“But it’s cold there,” Jonathan protested.
His mother patted his shoulder. “She won’t mind that. She is notreally here anymore and it is never cold in the place she has gone to.”
“Let me carry her.”
“You carry the lantern, and unlock the door for Mr. Higgs. She’sheavy for you,my love.”
The gravel digger took the body from Jonathan’s failing grip andlifted her as though she weighed no more than a goose. Jonathan litthe way out and round the side to a small stone outbuilding. A thickwooden door gave onto a narrow windowless storeroom.The floor wasof plain earth, and the walls had never been plastered or paneled orpainted. In summer it was a good place to leave a plucked duck or atrout that you are not yet hungry for; on a winter night like this one itwas bitter. Projecting from one wall was a stone slab, and it was herethat Higgs laid her down. Jonathan, remembering the fragility of thepapier-mâché, cradled her skull—“So as not to hurt her”—as it cameinto contact with the stone.
Higgs’s lantern cast a circle of light onto the girl’s face.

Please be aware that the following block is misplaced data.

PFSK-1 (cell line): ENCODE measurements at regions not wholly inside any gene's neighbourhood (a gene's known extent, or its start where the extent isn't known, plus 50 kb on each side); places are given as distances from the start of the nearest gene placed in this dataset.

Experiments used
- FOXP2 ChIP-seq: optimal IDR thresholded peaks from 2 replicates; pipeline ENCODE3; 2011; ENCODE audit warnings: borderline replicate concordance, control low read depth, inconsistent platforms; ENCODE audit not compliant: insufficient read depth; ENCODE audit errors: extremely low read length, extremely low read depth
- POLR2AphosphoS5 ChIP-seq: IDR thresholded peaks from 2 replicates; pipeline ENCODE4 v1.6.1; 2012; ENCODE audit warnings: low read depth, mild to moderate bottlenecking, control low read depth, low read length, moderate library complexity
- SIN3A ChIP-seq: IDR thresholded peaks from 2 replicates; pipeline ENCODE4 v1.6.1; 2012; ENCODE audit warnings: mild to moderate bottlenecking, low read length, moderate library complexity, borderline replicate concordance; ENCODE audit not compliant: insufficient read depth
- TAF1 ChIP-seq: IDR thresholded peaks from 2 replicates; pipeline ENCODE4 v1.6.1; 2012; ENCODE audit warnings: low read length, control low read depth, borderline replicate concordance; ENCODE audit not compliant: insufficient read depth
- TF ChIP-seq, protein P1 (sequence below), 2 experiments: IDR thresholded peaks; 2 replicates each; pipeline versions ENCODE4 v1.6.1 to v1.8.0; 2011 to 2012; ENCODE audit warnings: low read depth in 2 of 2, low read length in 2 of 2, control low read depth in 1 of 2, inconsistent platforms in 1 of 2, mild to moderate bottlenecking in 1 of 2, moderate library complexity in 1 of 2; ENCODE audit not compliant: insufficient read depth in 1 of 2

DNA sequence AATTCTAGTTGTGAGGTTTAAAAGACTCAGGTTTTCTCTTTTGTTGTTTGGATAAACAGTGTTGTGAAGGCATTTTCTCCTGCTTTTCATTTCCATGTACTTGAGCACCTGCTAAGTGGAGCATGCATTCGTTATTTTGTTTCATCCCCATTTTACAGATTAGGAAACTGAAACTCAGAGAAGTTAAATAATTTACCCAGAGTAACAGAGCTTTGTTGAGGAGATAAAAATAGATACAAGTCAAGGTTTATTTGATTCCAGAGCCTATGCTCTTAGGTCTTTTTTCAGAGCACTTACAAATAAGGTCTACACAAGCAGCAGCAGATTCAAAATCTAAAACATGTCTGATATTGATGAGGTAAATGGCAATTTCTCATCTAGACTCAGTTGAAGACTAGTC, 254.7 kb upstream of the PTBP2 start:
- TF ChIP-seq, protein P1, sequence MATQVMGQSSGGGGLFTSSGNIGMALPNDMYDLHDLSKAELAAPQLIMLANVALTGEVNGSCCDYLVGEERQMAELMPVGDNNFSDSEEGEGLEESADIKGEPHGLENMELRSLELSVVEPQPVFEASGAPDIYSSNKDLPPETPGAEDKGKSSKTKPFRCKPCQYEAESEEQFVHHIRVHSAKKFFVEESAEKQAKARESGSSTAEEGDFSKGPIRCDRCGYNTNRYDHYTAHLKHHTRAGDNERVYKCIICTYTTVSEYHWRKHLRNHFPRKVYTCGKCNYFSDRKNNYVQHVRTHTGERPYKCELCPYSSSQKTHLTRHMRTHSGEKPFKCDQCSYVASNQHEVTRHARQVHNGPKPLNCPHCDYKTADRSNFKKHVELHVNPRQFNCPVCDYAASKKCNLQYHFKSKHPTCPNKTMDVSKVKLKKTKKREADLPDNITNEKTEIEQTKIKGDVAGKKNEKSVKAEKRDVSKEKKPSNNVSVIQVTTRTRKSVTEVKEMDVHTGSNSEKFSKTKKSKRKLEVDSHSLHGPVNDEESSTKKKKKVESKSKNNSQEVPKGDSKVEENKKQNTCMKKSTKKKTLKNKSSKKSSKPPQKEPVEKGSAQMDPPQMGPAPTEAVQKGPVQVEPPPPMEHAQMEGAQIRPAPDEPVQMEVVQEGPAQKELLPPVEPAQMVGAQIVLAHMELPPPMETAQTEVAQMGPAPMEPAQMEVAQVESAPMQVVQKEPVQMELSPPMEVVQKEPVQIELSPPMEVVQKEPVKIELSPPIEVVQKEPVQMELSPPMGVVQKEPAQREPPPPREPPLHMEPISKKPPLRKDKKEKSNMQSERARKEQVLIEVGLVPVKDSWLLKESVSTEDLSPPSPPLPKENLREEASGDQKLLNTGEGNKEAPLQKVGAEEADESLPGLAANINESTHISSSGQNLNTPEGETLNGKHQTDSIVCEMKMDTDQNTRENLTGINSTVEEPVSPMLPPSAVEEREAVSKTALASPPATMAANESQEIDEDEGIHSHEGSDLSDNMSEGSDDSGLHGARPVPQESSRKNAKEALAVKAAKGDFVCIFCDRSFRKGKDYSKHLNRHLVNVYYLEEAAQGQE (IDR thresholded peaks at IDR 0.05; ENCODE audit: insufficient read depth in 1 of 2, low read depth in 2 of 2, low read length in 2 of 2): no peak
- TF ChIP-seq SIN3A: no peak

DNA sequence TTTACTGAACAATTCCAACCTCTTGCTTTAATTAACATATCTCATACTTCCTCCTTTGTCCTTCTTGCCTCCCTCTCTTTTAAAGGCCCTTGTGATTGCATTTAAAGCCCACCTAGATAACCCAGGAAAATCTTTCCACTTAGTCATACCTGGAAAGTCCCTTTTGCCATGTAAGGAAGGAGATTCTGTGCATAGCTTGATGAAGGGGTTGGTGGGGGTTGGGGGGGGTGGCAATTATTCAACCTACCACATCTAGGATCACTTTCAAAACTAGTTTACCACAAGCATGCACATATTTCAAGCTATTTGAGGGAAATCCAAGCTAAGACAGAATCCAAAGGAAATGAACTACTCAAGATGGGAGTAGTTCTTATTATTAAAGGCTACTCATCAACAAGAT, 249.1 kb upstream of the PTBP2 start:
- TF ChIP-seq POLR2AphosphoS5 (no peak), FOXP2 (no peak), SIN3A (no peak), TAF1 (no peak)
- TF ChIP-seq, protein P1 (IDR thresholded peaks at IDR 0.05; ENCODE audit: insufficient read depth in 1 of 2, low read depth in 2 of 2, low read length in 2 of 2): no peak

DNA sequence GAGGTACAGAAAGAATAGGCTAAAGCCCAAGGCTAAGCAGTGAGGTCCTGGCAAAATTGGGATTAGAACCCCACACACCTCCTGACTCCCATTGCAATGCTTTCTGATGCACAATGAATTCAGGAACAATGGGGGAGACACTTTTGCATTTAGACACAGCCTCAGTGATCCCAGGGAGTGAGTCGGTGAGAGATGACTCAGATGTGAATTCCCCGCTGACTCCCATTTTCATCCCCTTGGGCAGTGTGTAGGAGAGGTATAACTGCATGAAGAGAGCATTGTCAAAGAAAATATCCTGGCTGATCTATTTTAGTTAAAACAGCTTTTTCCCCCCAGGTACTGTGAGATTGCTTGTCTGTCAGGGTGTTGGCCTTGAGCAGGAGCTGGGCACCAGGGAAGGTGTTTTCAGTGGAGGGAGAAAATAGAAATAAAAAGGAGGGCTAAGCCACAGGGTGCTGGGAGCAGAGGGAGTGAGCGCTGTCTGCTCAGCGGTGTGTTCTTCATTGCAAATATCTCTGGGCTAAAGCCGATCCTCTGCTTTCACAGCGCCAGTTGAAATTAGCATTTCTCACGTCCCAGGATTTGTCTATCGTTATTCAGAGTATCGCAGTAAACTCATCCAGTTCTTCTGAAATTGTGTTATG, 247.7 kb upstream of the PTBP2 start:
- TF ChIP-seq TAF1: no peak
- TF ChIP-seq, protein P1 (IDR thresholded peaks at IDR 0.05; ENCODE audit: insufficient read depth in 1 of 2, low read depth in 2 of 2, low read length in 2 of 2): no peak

“Ma said she’s dead,”Jonathan said.
“Ma says she’s in another place.”
“She is.”“She looks as though she’s here, to me.”
“Her thoughts have emptied out of her. Her soul has passed.”“Couldn’t she be asleep?”
“Nay,lad.She’d’ve woke up by now.”
The lantern cast flickering shadows onto the unmoving face, thewarmth of its light tried to mask the dead white of the skin, but it wasno substitute for the inner illumination of life.
“There was a girl who slept for a hundred years, once. She waswoke up with a kiss.”
Higgs blinked fiercely. “I think that was just a story.”
The circle of light shifted from the girl’s face and illuminated Higgs’s feet as they made their way out again, but at the door hediscovered that Jonathan was not beside him. Turning, he raised thelantern again in time to see him stoop and place a kiss on the child’sforehead in the darkness.